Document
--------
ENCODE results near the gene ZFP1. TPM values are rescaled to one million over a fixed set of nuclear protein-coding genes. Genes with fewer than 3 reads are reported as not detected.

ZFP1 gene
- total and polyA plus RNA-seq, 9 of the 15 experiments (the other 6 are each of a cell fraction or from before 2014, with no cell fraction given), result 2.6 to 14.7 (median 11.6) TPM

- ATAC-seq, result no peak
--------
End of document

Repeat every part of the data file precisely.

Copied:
ENCODE results near the gene ZFP1. TPM values are rescaled to one million over a fixed set of nuclear protein-coding genes. Genes with fewer than 3 reads are reported as not detected.

ZFP1 gene
- total and polyA plus RNA-seq, 9 of the 15 experiments (the other 6 are each of a cell fraction or from before 2014, with no cell fraction given), result 2.6 to 14.7 (median 11.6) TPM

- ATAC-seq, result no peak